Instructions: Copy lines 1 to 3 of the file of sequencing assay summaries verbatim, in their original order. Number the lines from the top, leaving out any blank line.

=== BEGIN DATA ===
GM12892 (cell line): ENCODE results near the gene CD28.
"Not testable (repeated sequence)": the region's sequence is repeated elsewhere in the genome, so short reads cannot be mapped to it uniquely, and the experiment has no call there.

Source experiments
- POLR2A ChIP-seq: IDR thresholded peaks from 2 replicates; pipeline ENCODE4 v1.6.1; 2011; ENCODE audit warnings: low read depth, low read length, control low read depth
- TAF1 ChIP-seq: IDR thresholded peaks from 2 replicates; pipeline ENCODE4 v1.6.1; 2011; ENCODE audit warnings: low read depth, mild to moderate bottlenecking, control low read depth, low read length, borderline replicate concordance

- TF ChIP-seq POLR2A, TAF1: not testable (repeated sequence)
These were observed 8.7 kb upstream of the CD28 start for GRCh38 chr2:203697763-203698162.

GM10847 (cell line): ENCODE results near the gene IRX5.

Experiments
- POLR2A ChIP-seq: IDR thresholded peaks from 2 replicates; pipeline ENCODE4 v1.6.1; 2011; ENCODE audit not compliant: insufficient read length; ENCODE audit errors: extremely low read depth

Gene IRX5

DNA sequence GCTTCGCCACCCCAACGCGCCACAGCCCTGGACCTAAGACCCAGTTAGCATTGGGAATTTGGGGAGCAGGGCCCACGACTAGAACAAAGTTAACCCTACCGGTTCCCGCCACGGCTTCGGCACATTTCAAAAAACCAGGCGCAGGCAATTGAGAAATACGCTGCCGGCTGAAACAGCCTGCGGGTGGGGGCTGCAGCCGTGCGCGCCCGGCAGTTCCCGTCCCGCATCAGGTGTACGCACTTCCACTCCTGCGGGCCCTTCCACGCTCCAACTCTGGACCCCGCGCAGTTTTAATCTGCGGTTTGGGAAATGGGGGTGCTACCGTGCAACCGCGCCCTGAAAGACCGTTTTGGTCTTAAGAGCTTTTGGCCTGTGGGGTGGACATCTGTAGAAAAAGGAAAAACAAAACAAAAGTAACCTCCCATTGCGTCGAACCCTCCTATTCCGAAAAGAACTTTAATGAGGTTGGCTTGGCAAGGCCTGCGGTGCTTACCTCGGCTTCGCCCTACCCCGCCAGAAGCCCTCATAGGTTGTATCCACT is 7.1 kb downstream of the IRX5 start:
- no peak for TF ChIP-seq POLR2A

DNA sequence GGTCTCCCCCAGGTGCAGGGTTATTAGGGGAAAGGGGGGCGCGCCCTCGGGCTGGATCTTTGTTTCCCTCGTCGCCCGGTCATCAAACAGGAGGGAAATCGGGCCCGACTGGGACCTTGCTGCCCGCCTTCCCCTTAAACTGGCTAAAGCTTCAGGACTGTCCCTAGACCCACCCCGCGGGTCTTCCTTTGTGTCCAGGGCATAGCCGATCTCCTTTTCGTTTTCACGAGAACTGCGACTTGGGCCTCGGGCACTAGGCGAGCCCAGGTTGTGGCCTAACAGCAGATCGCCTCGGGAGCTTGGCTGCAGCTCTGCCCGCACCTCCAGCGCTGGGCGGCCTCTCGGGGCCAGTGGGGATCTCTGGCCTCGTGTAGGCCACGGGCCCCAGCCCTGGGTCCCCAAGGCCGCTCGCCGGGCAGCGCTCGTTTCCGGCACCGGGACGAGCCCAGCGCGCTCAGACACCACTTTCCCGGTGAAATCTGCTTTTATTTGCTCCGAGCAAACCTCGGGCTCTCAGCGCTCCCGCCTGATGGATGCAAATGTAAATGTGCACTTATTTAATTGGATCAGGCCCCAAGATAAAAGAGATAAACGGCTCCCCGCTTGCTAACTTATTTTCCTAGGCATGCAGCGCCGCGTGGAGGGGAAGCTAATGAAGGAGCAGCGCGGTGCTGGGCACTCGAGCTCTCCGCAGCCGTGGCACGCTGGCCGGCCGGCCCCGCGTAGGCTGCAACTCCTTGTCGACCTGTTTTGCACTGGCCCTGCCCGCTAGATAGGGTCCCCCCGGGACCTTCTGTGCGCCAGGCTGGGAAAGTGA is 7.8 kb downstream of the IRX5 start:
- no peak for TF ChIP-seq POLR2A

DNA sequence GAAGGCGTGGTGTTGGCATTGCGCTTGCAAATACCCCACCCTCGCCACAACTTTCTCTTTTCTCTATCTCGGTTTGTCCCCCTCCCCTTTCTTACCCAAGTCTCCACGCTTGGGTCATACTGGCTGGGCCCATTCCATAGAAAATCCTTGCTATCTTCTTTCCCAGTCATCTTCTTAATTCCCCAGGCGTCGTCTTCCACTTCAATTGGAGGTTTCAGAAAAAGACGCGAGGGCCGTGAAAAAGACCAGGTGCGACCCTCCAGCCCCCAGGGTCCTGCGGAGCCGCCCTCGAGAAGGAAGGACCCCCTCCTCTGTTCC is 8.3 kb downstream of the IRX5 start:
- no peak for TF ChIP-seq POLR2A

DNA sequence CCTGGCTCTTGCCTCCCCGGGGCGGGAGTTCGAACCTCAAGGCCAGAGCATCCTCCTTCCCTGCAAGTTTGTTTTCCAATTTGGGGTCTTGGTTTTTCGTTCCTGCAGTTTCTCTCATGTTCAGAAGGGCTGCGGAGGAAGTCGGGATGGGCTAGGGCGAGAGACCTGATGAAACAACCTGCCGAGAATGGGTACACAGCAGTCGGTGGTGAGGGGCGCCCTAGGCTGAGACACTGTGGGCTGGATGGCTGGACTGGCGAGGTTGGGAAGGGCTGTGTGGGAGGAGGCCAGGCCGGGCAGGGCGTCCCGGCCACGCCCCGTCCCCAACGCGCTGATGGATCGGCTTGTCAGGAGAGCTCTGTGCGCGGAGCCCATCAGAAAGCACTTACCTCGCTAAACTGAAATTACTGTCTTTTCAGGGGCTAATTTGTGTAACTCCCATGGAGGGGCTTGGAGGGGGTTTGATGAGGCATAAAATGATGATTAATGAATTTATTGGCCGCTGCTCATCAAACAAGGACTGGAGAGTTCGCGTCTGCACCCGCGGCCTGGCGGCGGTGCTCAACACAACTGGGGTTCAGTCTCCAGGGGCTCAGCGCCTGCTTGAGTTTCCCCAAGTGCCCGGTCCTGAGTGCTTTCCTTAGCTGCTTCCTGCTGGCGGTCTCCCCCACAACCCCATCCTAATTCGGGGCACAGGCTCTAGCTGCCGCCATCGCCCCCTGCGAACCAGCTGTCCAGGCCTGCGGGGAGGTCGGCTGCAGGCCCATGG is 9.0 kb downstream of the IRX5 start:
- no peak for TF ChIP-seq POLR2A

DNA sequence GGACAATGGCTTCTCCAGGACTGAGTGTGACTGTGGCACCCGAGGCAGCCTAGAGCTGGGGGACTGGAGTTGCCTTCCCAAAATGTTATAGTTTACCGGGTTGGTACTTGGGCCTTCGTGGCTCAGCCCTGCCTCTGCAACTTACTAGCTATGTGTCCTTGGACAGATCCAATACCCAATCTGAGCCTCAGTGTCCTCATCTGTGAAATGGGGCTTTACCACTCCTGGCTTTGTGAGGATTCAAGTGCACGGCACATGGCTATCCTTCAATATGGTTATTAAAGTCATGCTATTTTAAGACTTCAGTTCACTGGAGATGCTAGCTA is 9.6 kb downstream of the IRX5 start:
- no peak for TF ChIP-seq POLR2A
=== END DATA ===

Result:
GM12892 (cell line): ENCODE results near the gene CD28.
"Not testable (repeated sequence)": the region's sequence is repeated elsewhere in the genome, so short reads cannot be mapped to it uniquely, and the experiment has no call there.

Source experiments